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Leonzio Pilato

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Leonzio Pilato

Leontius Pilatus
Born Leontius Pilatus (Leonzio Pilato)
Seminara, Reggio Calabria, Southern Italy.
Died 1366
Gulf of Venice
Occupation Greek literature, Latin literature, Theology and Philosophy
Ethnicity disputed, Italian or Greek
Literary movement Italian Renaissance

Leontius Pilatus, or Leontius (Leonzio Pilato; died 1366) (Latin: Leontius Pilatus, Greek: Λεόντιος Πιλάτος, Leontios Pilatos, Italian: Leonzio Pilato), was a Calabrian scholar and was one of the earliest promoters of Greek studies in Western Europe. Leontius translated and commented upon works of Euripides, Aristotle and Homer[1] including the Odyssey and the Iliad[2] into Latin and was the first professor of Greek in western Europe.[3]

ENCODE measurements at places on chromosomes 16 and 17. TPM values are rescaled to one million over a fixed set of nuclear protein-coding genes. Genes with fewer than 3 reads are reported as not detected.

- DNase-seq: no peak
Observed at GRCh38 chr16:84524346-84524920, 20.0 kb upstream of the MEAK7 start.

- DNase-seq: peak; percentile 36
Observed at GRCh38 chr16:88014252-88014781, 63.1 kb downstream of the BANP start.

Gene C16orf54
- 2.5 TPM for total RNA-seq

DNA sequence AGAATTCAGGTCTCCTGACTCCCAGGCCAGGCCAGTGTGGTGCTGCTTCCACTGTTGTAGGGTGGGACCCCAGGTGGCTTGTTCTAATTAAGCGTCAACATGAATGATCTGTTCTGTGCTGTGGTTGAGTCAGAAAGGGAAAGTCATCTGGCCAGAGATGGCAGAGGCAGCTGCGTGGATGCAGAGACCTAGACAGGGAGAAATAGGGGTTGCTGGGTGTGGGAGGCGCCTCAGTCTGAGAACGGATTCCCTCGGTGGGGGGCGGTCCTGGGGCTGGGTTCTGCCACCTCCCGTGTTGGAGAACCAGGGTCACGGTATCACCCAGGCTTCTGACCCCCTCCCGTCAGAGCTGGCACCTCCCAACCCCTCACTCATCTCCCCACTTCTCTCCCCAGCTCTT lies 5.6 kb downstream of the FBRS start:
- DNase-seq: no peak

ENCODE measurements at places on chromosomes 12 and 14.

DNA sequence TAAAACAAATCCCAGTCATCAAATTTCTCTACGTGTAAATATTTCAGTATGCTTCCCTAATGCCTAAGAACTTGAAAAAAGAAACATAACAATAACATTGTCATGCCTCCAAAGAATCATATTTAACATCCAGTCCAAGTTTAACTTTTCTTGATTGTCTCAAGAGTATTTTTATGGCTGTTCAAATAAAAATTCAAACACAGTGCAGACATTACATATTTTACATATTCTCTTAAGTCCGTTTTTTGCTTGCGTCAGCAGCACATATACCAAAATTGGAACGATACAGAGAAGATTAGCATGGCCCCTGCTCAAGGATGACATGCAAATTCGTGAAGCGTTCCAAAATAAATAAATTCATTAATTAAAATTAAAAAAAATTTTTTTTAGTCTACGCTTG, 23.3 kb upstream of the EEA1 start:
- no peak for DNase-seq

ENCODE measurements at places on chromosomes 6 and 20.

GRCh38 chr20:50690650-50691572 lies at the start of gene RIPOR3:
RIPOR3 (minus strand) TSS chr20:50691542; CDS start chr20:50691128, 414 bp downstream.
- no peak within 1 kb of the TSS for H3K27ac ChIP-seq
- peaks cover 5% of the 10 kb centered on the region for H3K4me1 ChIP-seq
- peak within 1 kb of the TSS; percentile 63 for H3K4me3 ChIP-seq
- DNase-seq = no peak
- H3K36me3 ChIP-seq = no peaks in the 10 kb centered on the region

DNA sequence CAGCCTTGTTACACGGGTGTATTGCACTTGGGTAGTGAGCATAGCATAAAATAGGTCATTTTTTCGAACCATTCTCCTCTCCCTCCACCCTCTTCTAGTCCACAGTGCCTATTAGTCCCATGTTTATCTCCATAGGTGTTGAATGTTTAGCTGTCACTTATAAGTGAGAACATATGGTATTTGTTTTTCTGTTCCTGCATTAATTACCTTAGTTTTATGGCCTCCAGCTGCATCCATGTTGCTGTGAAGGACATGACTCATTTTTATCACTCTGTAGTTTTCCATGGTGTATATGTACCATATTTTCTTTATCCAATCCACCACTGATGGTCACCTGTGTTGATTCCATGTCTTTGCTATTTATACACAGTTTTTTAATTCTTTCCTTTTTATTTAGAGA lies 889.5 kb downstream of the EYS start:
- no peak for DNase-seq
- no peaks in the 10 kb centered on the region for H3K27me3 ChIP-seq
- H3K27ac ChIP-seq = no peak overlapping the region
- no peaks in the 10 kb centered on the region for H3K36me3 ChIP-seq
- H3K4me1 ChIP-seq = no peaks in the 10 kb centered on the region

Biography

Though widely thought an ethnic Greek[4][5][6][7][8][9][10] native to Seminara, Reggio Calabria, in a famous letter to Boccaccio, Petrarch clearly states the monk was completely Calabrian and rails against him for fancying himself Greek rather than Italian:

Leo noster vere Calaber, sed ut ipse vult Thesalus, quasi nobilius sit grecum esse quam italum (Sen. III, 6)
Transl.: Our Leontius is really a Calabrian, but would have us to consider him a Thessalian as though it were nobler to be Greek than Italian[11]

His chief importance lies in his connection with Petrarch and Boccaccio. He made a bald and almost word for word translation of Homer into Latin prose for Boccaccio, subsequently sent to Petrarch, who owed his introduction to the poet to Pilatus and was anxious to obtain a complete translation. Pilatus also furnished Boccaccio with some of the material for his genealogy of the gods (Genealogia deorum gentilium libri) which was, according to Edward Gibbon:"a work, in that age, of stupendous erudition, and which he ostentatiously sprinkled with Greek characters and passages, to excite the wonder and applause of his more ignorant readers." [12]

See also

References

  • Template:1911
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